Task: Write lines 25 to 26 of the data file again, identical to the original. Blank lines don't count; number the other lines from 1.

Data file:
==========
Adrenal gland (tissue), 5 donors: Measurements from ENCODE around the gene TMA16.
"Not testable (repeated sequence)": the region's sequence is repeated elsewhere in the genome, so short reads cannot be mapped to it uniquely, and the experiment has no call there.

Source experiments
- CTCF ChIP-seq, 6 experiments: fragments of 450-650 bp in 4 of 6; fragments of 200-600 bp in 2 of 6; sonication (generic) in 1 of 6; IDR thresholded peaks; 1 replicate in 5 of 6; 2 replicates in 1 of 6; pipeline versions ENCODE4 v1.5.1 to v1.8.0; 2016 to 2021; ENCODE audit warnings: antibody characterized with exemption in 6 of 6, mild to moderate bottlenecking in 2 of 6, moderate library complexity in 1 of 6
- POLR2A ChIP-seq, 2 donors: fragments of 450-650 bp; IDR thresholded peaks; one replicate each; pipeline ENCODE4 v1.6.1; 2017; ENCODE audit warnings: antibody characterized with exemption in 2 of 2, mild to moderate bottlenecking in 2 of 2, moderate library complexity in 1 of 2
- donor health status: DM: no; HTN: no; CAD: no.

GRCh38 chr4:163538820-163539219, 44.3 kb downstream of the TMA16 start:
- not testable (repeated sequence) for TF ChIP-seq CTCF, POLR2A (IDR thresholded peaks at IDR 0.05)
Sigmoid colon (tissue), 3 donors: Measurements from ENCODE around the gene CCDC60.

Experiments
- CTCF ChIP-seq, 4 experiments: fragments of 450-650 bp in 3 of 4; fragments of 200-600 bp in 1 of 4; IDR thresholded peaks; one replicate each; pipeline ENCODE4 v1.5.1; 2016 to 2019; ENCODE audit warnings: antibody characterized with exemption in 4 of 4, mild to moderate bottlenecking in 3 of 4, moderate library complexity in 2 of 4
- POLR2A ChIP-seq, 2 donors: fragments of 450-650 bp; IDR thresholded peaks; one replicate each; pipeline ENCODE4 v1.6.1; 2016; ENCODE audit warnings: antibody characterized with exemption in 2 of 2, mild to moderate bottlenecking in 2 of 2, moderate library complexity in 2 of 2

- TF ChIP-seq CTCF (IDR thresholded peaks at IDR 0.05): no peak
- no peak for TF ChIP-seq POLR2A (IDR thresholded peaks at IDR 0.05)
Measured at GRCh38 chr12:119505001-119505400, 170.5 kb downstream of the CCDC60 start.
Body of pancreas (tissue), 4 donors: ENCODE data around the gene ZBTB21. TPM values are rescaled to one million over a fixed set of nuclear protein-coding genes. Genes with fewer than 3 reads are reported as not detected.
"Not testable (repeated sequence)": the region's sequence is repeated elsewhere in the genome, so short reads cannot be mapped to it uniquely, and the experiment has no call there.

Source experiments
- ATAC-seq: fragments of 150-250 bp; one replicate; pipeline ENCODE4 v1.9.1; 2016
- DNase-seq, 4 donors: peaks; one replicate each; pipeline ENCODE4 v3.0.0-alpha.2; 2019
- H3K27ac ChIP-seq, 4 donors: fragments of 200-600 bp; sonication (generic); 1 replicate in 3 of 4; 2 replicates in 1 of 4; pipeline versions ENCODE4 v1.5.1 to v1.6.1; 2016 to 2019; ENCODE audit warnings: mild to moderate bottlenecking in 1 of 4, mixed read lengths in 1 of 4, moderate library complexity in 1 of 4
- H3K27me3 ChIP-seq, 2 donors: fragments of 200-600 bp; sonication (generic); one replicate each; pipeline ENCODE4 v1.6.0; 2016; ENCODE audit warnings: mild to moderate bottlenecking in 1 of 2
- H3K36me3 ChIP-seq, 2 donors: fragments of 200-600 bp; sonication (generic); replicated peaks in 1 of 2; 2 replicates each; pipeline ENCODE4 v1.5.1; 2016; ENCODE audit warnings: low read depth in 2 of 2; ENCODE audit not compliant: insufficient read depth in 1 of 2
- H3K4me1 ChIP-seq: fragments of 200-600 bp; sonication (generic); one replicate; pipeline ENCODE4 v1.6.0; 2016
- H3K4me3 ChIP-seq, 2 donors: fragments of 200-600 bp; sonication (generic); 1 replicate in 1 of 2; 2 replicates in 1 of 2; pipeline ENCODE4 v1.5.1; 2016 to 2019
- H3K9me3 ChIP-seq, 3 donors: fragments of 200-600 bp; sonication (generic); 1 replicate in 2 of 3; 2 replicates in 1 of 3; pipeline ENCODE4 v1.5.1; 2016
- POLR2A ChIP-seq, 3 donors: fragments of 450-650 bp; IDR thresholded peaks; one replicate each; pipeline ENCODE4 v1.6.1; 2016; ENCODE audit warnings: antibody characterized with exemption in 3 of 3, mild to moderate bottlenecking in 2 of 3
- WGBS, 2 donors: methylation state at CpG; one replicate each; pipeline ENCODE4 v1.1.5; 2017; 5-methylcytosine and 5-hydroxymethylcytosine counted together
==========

- H3K4me3 ChIP-seq, 2 donors: fragments of 200-600 bp; sonication (generic); 1 replicate in 1 of 2; 2 replicates in 1 of 2; pipeline ENCODE4 v1.5.1; 2016 to 2019
- H3K9me3 ChIP-seq, 3 donors: fragments of 200-600 bp; sonication (generic); 1 replicate in 2 of 3; 2 replicates in 1 of 3; pipeline ENCODE4 v1.5.1; 2016